Tip: Cannot animate ‘…’ on an immutable object instance


For the most part, you can animate any property in a WPF application.  For example, the following is a rectangle that animates it’s fill color on mouse enter and leave:


 


<Window x:Class=Scratch.Window1


    xmlns=http://schemas.microsoft.com/winfx/2006/xaml/presentation


    xmlns:x=http://schemas.microsoft.com/winfx/2006/xaml


    xmlns:local=clr-namespace:Scratch


    Foreground=Black


    Name=MyWindow


     >


 


  <Rectangle Width=100 Height=100


    Fill=Green >


    <Rectangle.Triggers>


      <EventTrigger RoutedEvent=Rectangle.MouseEnter>


        <BeginStoryboard>


          <Storyboard TargetProperty=Fill.Color>


            <ColorAnimation To=Red Duration=0:0:1 />


          </Storyboard>


        </BeginStoryboard>


      </EventTrigger>


      <EventTrigger RoutedEvent=Rectangle.MouseLeave>


        <BeginStoryboard>


          <Storyboard TargetProperty=Fill.Color>


            <ColorAnimation Duration=0:0:1 />


          </Storyboard>


        </BeginStoryboard>


      </EventTrigger>


    </Rectangle.Triggers>


  </Rectangle>


 


</Window>


 


If you animate a property that’s databound, however, you might get the following exception:  “Cannot animate ‘Fill.Color’ on an immutable object instance.”  For example, you’ll get this if you change the rectangle’s fill above to:


 


Fill={Binding ElementName=MyWindow, Path=Foreground} >


 


The reason for this is a known issue where the animation is trying to make a copy of the Window’s “black” foreground brush, but is unable to because of the interaction with the binding.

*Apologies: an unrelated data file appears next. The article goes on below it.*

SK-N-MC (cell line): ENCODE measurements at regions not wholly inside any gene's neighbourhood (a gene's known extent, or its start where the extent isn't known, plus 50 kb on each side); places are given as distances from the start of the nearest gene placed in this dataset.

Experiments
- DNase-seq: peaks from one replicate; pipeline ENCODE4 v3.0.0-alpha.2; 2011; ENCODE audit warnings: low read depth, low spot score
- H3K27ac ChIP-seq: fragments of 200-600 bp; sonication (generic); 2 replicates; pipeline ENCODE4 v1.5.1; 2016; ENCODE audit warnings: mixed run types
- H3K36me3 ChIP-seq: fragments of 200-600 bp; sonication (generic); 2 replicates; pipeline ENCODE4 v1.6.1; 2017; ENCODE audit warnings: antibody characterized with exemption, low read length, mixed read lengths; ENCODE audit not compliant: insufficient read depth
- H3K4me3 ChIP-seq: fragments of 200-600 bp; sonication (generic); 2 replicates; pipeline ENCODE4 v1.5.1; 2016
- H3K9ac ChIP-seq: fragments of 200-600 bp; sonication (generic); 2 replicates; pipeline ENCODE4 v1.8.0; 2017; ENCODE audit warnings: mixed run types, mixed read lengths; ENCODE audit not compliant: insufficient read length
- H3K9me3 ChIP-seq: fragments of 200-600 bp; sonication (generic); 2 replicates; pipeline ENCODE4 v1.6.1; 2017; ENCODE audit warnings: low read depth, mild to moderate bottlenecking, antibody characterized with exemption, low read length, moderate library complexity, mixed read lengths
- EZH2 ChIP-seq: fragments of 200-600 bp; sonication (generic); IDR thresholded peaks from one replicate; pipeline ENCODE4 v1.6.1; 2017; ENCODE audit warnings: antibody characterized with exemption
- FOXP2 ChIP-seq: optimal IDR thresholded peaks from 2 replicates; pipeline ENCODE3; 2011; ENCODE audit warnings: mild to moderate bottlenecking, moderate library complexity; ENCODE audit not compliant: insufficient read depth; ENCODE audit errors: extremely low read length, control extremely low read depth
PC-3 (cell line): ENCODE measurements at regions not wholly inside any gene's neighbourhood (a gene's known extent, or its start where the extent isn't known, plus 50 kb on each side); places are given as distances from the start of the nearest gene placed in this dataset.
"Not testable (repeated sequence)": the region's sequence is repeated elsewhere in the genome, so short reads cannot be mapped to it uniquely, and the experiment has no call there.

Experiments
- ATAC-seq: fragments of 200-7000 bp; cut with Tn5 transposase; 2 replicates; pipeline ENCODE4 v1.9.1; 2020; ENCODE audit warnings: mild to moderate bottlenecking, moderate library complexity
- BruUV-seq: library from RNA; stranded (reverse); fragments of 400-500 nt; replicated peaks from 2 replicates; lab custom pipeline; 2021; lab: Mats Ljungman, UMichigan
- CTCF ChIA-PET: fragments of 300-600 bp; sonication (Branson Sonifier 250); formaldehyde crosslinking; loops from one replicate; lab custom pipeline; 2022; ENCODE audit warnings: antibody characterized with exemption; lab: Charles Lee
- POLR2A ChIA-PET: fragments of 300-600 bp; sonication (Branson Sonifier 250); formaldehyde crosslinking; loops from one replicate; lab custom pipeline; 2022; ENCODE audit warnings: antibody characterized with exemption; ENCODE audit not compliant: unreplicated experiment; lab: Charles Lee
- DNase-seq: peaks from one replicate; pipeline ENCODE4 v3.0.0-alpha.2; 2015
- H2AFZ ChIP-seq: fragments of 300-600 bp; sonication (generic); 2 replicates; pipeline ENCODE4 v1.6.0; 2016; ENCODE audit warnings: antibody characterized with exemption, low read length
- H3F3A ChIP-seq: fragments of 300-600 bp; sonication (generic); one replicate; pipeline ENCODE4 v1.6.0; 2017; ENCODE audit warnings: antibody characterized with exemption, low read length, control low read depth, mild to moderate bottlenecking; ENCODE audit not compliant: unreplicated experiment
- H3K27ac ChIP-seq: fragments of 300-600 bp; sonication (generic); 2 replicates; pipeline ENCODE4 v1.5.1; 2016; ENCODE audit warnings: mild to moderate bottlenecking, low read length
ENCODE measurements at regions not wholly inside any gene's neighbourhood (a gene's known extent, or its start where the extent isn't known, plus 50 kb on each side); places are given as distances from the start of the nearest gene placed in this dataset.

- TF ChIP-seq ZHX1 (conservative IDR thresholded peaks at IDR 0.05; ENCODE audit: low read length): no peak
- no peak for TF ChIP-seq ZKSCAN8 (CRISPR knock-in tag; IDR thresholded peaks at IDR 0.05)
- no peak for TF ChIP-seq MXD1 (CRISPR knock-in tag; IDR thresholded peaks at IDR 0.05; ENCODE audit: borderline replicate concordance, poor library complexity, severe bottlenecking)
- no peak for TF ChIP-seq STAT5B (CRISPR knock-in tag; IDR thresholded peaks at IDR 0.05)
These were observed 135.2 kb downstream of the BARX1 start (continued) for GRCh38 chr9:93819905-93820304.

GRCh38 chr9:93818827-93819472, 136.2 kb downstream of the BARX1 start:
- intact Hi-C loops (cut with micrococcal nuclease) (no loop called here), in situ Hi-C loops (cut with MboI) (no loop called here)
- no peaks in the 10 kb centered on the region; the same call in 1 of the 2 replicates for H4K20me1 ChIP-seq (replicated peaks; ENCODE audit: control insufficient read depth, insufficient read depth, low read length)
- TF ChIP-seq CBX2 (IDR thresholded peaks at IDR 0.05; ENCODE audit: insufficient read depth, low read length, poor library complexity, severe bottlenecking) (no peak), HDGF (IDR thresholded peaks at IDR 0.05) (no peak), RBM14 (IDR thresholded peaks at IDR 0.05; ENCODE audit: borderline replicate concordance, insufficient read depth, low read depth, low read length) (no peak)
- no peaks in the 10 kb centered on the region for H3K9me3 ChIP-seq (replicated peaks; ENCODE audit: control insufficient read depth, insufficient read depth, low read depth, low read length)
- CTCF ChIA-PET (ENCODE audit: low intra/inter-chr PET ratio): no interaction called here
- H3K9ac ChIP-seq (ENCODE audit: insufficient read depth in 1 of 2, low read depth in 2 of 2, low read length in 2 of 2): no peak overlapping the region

As a workaround, you can update the binding to make a copy of the brush for the rectangle.  That doesn’t interfere with the binding – any change to the window’s foreground will still be propagated to the rectangle – but the rectangle will make its own copy for a local animation.  So the Fill ends up looking like this:


 


Fill={Binding ElementName=MyWindow, Path=Foreground, Converter={x:Static local:MyCloneConverter.Instance}}


 


… which is referencing an IValueConverter for the binding that looks like this:


 


internal class MyCloneConverter : IValueConverter


{


    public static MyCloneConverter Instance = new MyCloneConverter();


 


    public object Convert(object value, Type targetType, object parameter, CultureInfo culture)


    {


        if (value is Freezable)


        {


            value = (value as Freezable).Clone();


        }


 


        return value;


    }


 


    public object ConvertBack(object value, Type targetType, object parameter, CultureInfo culture)


    {


        throw new NotSupportedException();


    }


 


}


 


 

Comments (2)

  1. tgp1994 says:

    I actually found a little shortcut around this, by setting the value to anything other than 0. 5 works fine for me, but I guess that’s only a patch on the tire, so to speak.

  2. Brendan says:

    this is great helped me solve my problem immediately

    +1